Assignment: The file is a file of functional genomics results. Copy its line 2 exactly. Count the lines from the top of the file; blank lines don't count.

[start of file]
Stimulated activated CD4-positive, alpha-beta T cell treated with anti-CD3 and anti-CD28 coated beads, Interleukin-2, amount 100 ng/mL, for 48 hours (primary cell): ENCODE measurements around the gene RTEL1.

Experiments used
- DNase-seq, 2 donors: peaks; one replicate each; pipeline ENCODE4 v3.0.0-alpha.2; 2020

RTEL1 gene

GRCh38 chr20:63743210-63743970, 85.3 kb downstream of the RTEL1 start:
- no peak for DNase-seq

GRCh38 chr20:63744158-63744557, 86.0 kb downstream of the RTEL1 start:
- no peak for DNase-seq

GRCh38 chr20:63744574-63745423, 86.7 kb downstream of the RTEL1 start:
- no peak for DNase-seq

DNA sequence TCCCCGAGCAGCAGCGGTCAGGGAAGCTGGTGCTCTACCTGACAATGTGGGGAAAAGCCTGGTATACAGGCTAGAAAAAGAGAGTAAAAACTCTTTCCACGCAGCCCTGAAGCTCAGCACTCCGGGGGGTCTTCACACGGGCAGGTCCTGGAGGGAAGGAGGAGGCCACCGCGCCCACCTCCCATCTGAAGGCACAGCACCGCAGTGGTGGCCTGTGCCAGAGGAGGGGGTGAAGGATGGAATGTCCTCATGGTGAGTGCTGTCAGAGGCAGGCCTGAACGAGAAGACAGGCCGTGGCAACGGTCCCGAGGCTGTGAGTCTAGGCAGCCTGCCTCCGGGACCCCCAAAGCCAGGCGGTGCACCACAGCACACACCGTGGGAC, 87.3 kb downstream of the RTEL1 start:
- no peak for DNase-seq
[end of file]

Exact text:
Experiments used